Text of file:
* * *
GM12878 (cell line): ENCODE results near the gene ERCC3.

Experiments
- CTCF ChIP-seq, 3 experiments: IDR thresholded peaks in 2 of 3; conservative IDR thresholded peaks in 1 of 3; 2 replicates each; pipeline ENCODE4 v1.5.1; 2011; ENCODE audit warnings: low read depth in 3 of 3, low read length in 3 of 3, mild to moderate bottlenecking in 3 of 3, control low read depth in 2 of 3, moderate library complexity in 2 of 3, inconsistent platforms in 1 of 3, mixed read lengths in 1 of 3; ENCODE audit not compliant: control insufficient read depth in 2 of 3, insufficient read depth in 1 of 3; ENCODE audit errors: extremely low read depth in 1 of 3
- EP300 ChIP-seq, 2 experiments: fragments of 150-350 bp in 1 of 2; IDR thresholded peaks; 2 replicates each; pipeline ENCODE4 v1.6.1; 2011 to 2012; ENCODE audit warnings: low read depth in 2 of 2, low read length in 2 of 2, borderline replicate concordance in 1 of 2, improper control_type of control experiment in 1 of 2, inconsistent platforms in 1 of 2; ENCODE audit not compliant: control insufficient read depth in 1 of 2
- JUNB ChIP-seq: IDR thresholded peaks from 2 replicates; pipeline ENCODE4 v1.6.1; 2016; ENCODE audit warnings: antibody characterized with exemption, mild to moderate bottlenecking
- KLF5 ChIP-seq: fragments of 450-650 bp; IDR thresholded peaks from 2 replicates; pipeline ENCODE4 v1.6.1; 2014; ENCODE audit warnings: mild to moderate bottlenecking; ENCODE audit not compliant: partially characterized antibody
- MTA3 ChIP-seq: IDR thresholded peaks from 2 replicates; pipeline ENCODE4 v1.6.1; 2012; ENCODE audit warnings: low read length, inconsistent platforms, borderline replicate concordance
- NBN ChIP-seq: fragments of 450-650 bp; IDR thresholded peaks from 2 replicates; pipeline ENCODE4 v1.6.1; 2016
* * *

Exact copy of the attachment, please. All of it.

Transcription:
GM12878 (cell line): ENCODE results near the gene ERCC3.

Experiments
- CTCF ChIP-seq, 3 experiments: IDR thresholded peaks in 2 of 3; conservative IDR thresholded peaks in 1 of 3; 2 replicates each; pipeline ENCODE4 v1.5.1; 2011; ENCODE audit warnings: low read depth in 3 of 3, low read length in 3 of 3, mild to moderate bottlenecking in 3 of 3, control low read depth in 2 of 3, moderate library complexity in 2 of 3, inconsistent platforms in 1 of 3, mixed read lengths in 1 of 3; ENCODE audit not compliant: control insufficient read depth in 2 of 3, insufficient read depth in 1 of 3; ENCODE audit errors: extremely low read depth in 1 of 3
- EP300 ChIP-seq, 2 experiments: fragments of 150-350 bp in 1 of 2; IDR thresholded peaks; 2 replicates each; pipeline ENCODE4 v1.6.1; 2011 to 2012; ENCODE audit warnings: low read depth in 2 of 2, low read length in 2 of 2, borderline replicate concordance in 1 of 2, improper control_type of control experiment in 1 of 2, inconsistent platforms in 1 of 2; ENCODE audit not compliant: control insufficient read depth in 1 of 2
- JUNB ChIP-seq: IDR thresholded peaks from 2 replicates; pipeline ENCODE4 v1.6.1; 2016; ENCODE audit warnings: antibody characterized with exemption, mild to moderate bottlenecking
- KLF5 ChIP-seq: fragments of 450-650 bp; IDR thresholded peaks from 2 replicates; pipeline ENCODE4 v1.6.1; 2014; ENCODE audit warnings: mild to moderate bottlenecking; ENCODE audit not compliant: partially characterized antibody
- MTA3 ChIP-seq: IDR thresholded peaks from 2 replicates; pipeline ENCODE4 v1.6.1; 2012; ENCODE audit warnings: low read length, inconsistent platforms, borderline replicate concordance
- NBN ChIP-seq: fragments of 450-650 bp; IDR thresholded peaks from 2 replicates; pipeline ENCODE4 v1.6.1; 2016